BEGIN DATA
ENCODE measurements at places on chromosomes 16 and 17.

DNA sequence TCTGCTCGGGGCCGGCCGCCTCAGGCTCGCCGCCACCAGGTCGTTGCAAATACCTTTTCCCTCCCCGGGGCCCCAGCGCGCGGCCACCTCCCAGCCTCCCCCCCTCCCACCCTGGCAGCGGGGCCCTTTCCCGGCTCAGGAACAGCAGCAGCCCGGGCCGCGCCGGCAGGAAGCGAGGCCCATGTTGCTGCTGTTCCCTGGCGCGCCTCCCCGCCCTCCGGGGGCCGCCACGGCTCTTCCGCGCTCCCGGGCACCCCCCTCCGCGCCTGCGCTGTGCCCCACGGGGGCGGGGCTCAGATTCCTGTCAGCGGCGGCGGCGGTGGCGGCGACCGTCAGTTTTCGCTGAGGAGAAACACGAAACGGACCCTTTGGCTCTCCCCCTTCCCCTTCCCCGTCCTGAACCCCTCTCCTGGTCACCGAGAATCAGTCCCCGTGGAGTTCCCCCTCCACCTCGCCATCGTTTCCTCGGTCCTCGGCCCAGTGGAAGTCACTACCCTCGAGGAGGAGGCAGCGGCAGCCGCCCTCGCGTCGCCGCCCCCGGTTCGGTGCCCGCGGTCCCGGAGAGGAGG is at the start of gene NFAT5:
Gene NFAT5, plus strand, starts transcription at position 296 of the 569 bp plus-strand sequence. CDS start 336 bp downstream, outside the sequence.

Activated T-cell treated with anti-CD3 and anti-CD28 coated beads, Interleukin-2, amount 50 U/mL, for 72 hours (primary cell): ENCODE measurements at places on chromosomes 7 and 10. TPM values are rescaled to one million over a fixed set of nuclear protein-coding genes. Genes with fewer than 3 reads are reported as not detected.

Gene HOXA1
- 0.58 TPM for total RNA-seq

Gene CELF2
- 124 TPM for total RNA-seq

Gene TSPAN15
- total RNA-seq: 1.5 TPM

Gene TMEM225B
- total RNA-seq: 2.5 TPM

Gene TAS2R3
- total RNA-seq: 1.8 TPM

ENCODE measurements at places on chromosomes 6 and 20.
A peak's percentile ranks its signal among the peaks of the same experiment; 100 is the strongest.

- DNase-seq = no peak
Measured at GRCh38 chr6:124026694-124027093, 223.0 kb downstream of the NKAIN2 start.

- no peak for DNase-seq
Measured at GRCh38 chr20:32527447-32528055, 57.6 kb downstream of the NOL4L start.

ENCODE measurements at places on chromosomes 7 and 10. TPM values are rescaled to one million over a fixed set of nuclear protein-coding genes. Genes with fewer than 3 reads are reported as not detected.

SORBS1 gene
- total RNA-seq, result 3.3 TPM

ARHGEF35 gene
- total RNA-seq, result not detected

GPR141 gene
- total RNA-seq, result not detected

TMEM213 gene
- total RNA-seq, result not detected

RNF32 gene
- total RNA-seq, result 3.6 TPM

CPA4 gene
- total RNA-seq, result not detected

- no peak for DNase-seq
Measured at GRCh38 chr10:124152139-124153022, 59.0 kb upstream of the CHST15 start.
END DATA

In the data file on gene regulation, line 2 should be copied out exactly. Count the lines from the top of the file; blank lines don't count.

DNA sequence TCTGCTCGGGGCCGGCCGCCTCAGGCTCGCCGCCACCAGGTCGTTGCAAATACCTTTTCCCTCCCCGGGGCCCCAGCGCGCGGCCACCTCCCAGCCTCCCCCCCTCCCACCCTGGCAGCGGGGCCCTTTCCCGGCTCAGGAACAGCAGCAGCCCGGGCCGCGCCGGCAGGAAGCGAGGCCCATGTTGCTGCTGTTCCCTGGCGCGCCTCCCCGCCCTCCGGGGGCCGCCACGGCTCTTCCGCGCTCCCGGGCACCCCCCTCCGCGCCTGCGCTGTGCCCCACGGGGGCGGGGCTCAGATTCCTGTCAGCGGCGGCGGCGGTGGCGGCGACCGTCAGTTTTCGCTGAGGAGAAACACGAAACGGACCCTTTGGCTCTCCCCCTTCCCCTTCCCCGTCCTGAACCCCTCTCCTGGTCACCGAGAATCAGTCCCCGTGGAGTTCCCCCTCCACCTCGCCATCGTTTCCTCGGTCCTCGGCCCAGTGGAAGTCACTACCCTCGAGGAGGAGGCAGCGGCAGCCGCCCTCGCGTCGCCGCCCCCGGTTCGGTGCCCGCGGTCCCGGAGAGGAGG is at the start of gene NFAT5: